Bonterra’s next chapter

Cuisine

January 1, 2023



After 20 years in Dilworth, the restaurant and wine bar reopens at Phillips Place.

by Kathleen Purvis  |  photographs by Peter Taylor

In a converted 1915 church building, Bonterra spent 20 years at the heart of fine dining in Dilworth, the place to go for a reliably classy date night or a glass of well-chosen wine at the bar.

Welcome to the new Bonterra. Now billing itself as a “coffee/café/cocktails/wine bar,” it’s an airy and contemporary dining room in SouthPark’s Phillips Place, with an atmosphere that’s more California chic with Tuscan touches than the old choir lofts and balconies of the old Bonterra. 

Oh, there are touches of the old place if you look closely. The dramatic 1658 painting “Lot and His Two Daughters,” which loomed over the bar at the original Bonterra, is still there, in a less obvious spot: Now it’s tucked into a smaller dining space on the side of the main room. 

The wine bar is just as comfortable for hanging out with a charcuterie plate and well-curated wine list by the bottle or glass. And co-owner J.D. Duncan still makes his presence known, keeping watch over it all.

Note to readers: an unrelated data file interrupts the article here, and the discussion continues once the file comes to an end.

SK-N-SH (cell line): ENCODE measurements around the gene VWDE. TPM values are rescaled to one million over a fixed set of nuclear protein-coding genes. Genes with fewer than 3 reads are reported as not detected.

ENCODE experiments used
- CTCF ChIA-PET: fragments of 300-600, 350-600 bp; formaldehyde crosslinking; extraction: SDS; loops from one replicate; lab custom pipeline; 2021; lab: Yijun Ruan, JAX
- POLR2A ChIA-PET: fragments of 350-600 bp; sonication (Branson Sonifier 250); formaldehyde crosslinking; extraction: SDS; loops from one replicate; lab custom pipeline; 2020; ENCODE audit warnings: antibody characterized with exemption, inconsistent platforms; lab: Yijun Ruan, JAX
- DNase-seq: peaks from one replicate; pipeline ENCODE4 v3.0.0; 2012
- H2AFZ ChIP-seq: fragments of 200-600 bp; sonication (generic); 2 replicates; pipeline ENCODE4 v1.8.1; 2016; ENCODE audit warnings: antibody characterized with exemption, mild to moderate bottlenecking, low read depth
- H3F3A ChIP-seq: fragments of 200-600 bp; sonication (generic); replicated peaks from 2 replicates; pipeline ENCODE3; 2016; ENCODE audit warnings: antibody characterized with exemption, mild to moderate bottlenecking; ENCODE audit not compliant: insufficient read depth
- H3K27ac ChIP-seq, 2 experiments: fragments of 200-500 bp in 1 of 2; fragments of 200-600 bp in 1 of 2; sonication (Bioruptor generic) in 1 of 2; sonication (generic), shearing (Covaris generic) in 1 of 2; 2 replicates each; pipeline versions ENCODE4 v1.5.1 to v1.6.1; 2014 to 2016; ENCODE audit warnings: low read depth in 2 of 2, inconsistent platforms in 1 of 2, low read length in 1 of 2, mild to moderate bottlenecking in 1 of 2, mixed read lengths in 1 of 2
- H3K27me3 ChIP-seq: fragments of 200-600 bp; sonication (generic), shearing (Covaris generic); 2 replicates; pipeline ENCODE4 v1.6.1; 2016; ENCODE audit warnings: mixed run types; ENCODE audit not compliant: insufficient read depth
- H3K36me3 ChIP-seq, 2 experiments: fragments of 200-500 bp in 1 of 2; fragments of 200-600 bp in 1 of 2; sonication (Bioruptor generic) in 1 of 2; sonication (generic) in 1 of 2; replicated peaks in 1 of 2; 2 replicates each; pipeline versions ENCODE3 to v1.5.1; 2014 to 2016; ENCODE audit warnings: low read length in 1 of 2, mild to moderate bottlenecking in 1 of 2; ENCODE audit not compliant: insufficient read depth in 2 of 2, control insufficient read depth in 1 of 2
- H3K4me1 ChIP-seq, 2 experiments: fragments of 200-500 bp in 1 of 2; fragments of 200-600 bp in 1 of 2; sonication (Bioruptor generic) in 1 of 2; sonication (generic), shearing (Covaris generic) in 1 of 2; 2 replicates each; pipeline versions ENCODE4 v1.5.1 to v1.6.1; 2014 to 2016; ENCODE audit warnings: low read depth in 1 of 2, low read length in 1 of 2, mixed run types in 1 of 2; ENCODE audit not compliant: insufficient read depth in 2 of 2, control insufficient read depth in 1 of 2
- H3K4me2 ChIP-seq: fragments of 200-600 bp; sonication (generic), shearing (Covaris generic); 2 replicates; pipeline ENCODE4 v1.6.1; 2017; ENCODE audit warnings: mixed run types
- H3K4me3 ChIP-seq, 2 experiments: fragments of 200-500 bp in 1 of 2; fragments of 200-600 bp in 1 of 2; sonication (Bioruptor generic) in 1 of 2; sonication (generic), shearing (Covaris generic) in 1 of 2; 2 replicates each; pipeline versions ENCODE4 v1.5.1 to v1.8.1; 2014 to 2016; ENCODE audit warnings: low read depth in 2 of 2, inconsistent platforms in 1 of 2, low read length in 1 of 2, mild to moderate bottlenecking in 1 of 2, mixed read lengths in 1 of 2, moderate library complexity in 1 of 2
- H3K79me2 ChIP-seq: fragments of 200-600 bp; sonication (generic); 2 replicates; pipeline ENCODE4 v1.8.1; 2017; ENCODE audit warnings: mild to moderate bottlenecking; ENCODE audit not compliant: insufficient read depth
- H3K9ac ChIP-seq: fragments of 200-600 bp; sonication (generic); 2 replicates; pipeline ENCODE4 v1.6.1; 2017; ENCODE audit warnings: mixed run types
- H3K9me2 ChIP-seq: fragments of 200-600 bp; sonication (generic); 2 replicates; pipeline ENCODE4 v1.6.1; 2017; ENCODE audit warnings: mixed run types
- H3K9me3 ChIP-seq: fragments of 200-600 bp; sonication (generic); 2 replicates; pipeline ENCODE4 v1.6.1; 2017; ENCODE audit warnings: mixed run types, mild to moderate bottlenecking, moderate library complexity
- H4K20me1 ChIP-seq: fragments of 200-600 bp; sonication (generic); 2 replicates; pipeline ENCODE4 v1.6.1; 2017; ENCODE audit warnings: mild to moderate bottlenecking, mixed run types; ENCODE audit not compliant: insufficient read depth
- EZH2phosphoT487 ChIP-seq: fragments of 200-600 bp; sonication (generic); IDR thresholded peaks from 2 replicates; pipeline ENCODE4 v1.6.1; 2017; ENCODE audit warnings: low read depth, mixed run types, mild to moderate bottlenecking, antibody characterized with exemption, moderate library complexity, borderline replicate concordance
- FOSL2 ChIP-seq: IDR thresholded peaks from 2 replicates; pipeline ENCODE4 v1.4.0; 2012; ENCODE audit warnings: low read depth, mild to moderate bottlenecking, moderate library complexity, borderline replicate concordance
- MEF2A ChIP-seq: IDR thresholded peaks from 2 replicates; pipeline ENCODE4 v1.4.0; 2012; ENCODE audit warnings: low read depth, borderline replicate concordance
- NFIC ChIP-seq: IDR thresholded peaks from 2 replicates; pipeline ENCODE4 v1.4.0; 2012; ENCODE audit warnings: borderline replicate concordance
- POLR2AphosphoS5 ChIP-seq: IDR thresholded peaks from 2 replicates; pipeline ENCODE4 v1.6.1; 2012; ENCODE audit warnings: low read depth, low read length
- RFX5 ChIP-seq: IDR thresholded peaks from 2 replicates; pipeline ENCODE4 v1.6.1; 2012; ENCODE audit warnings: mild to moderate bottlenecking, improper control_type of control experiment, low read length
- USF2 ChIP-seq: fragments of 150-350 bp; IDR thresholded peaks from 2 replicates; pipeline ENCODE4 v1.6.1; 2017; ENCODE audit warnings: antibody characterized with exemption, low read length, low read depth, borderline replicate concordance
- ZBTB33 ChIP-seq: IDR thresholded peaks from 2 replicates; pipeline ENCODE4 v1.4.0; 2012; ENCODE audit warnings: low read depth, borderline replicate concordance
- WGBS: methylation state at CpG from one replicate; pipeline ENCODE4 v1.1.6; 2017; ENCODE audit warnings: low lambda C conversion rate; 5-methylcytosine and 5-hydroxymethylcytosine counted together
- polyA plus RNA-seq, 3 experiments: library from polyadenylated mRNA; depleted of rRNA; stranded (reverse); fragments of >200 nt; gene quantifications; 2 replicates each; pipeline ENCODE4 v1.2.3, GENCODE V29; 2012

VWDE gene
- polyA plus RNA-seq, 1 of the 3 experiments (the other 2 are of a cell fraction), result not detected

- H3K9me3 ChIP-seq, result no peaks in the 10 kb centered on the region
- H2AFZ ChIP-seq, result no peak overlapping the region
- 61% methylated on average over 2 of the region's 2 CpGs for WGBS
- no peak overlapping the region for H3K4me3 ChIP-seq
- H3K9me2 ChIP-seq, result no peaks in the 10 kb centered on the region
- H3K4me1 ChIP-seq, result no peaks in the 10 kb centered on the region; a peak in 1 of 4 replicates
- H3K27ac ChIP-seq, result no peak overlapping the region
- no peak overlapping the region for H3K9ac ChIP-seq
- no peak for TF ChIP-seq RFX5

Remember the popular fried lobster tail, served as an upcharge to plates at the old Bonterra? It’s still there, hiding on the starters list as fried lobster bites, served with an aioli made from Asheville’s Lusty Monk mustard and a sweet/salty honey soy sauce. 

Menus at lunch and dinner aren’t long, but they’re focused: Lots of salads (SouthPark people do love their big salads), and entrees that touch down between the land (chicken and linguine and a long list of open-faced sandwiches at lunch, pork shanks and steaks at dinner) and the sea (salmon or shrimp at lunch, salmon or sea bass at dinner). 

Since the wine bar takes up a big chunk of the space, it’s fitting that the most interesting part of the menu is starters, aka small plates. Braised pork belly is crispy as promised, although the plate suffers from a clash between crisp diced apple dressed with a sharp vinegar and a much more successful pool of sweet balsamic glaze. The daily foie gras offering changes with the seasons. On a recent visit, it featured smoked lion’s mane mushroom meaty enough to masquerade as a short rib and a sprinkling of pistachios over a nicely crisped slice of liver indulgence. For $25 and $10 for a glass of prosecco, it’s a plate for a day when you have something to celebrate. There’s a daily caviar service too, if you’re itching to drop $100 to $150. 

The décor: comfortable leather chairs, clean arches between the rooms and eye-catching wire chandeliers that look like bespoke crab traps. The kitchen is now on view under one of the arches, if you like a little floor show with your wine. 

No, it’s not the old church building, which will soon be home to Leluia Hall, Jamie Brown and Jeff Tonidandel’s (Supperland, Haberdish) forthcoming venture. But you don’t have to climb all those steps to the old choir loft, either. 

Bonterra is open for dinner nightly, lunch Monday-Friday, and weekend brunch on Saturday and Sunday.

This article was updated Jan. 30, 2023 to reflect revised operating hours.

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